The moment we threw a leg over a Yamaha Super Ténéré’s saddle, we were hooked. The parallel-Twin-powered adventure bike soon proved to be the best all-arounder in the class, even earning Best Adventure Bike honors in 2012. Thrown into multiple comparison tests, the Super T always performed well, on-road or off.
But the bike isn’t perfect, which gave us a chance to try a variety of aftermarket products. In showroom-stock form, the Ténéré is quite capable on-road, but we wanted it to survive off-road, so we fitted Alt Rider’s (altrider.com) skidplate ($358.97), crash bars ($368.85) and larger tail rack ($198.79). Other items that enhanced the Super T’s off-road chops included Fasst Company’s Flexx Handlebar ($349.99; fasstco.com), which isolates the rider’s hands and wrists from impacts and vibration off-road via built-in elastomers. We also added Fasst’s Rox Riser option ($87), which improved the bar position for riding while standing on the footpegs.
We zigzagged across California, Arizona and Nevada on our long-term test bike, throwing every type of riding at it that we could think of: deserts, mountains, dirt, asphalt, sand and mud. When it came time to head off the highway for serious exploration, the stock Bridgestone Battle Wing tires weren’t going to cut it, so we upgraded to Continental’s TKC 80 knobbies ($370; conti-online.com). These tires improved off-road grip and even allowed our Super T to traverse huge sand dunes with ease. At the same time, they dramatically shortened stopping distances on every type of dirt surface.
Tires proved to be the single-biggest maintenance-related expense ($1226.88) during our 15,058 miles with the bike. In addition to the Contis, we also spooned on two sets of Avon’s Distanzias ($428.44 a set; avonmoto.com), which provided much better on-road grip and wear characteristics than the knobbies while still proving competent on fireroads.
Airflow management drew criticism. Many riders complained about buffeting at helmet level when wearing billed ADV-style lids. We tried various aftermarket screens but ultimately found that Wunderlich’s Tobinator Screen Adjuster bracket ($129; wunderlichamerica.com), which attaches to the stock windshield, was the best solution. This innovation allows the rider to adjust the screen for height as well as fore and aft, altering airflow under the screen.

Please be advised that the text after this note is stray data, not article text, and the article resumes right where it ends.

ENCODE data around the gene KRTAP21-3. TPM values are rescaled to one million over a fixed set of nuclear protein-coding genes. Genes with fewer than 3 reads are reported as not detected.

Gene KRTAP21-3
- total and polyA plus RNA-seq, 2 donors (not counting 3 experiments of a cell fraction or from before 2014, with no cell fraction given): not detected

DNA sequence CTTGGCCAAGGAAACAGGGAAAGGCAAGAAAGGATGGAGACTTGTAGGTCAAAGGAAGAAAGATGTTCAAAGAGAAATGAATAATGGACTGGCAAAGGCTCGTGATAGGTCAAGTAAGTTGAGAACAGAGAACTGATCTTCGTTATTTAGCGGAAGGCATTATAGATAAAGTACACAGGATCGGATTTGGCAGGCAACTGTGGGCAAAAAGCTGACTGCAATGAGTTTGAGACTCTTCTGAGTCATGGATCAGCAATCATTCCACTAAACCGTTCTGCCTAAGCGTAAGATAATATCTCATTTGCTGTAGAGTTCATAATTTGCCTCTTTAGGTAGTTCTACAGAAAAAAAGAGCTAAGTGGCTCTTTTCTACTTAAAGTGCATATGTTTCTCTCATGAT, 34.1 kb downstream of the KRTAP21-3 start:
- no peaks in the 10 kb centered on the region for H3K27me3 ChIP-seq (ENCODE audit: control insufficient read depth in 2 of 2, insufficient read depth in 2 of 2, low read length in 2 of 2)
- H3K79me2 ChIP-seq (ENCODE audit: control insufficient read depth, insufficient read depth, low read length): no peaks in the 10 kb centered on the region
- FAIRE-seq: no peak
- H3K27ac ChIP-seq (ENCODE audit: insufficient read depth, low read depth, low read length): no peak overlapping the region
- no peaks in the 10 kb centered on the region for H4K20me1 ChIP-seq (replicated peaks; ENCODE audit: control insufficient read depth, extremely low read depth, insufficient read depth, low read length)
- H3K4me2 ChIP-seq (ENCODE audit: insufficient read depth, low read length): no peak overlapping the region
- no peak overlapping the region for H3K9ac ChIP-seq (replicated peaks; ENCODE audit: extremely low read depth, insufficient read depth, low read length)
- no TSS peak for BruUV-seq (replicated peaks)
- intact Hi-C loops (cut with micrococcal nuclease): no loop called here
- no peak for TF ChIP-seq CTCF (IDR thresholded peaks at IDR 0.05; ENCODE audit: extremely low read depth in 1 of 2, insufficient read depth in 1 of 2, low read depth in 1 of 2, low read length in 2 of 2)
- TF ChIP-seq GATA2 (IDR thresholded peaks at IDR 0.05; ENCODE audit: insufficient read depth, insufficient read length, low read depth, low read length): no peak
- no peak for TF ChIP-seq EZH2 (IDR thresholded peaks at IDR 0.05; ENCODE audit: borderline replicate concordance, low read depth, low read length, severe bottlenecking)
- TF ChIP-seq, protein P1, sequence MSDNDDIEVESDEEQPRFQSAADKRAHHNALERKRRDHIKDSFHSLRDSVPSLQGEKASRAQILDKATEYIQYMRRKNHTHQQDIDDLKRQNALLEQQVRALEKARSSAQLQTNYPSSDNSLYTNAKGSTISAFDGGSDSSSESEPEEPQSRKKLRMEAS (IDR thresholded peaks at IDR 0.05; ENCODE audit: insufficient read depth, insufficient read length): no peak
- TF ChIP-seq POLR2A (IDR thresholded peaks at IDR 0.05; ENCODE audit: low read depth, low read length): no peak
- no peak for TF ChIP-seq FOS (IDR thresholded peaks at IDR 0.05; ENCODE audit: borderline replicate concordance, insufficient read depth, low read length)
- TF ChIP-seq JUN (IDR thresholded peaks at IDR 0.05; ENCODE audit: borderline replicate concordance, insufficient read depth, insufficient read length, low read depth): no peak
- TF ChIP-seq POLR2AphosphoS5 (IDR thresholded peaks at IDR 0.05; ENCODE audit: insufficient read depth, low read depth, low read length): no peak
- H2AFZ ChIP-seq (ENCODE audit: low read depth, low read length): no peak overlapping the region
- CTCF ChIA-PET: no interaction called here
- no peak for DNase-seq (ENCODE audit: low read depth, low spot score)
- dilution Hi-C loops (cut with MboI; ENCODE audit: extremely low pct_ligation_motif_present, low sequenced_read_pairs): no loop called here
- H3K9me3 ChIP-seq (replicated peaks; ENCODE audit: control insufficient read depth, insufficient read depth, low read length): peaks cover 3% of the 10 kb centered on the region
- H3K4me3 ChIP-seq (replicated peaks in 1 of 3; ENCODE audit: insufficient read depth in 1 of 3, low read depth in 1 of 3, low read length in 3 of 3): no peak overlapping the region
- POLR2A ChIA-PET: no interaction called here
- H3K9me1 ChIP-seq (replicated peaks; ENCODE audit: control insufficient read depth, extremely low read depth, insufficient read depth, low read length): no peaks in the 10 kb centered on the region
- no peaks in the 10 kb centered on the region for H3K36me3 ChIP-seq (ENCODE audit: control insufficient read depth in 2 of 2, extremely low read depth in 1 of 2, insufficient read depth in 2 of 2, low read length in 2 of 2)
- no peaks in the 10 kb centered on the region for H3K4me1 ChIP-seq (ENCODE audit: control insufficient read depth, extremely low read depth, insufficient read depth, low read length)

Yamaha’s accessory saddlebags ($1157.47; including mounting kit) proved durable. We never lost a bag while riding over some pretty rough terrain, and we loved the top-loading design. We would also recommend getting the inner bags ($49 each) to protect contents and make loading and unloading a lot easier when traveling. Our only issue with the bags: substandard-quality locking mechanisms. Within a month of taking delivery of our testbike, the locks got so sticky that we thought the ignition key was going to break off and strand us in the middle of nowhere with no way to start the bike.
Nevertheless, over the course of our 18-month long-term test, the Super Ténéré proved to be a trustworthy, trouble-free ride. We never had to make any repairs or address any recall issues. Despite some stiff competition from BMW and KTM, the Yamaha Super Ténéré remains one of the most versatile and capable machines on the market.
|PRICE AS TESTED (2011)||$14,500|
|CURRENT BLUE BOOK VALUE (NOT INC. OPTIONS)||$11,730|
|WARRANTY||12 months/unlimited miles|
|ENGINE||liquid-cooled, four-stroke parallel-Twin|
|BORE & STROKE||98.0 x 79.5mm|
|VALVETRAIN||dohc, four valves per cylinder, shim adjustment|
|FUEL INJECTION||Two 46mm Mikuni throttle bodies|
|WEIGHT||Tank empty: 554 lb.
Tank full: 592 lb.
|FUEL CAPACITY||6.1 gal.|
|MILES SINCE LAST REPORT||1504|
|AVERAGE FUEL MILEAGE||39 mpg|
|MAINTENANCE COSTS (INCL. TIRES)||$2041.70|
|FROM THE LOGBOOK|
|Andrew Leisner: Perfect seat, great windshield with just the right amount of protection. I also liked the plush suspension and large, easy-to-read dash. The Touring power delivery setting is great for two-up riding. It smooths out the snappiness of the motor and shaft drive.|
|Matthew Miles: The engine used nearly a quart of oil during a long weekend dual-sport ride. All of the slow-speed, first-gear trail work may have been a contributor, particularly since the bike got so hot (fan was running constantly). Even with the oil topped off, this engine makes a lot of mechanical clatter.|
|Ryan Dudek: The Super T has a buttery-smooth clutch. Riding around town, I hit about a dozen traffic signals in a row and realized how superbly this bike shifts. Combined with the sweet one-finger clutch-pull action, the transmission is light and positive.|
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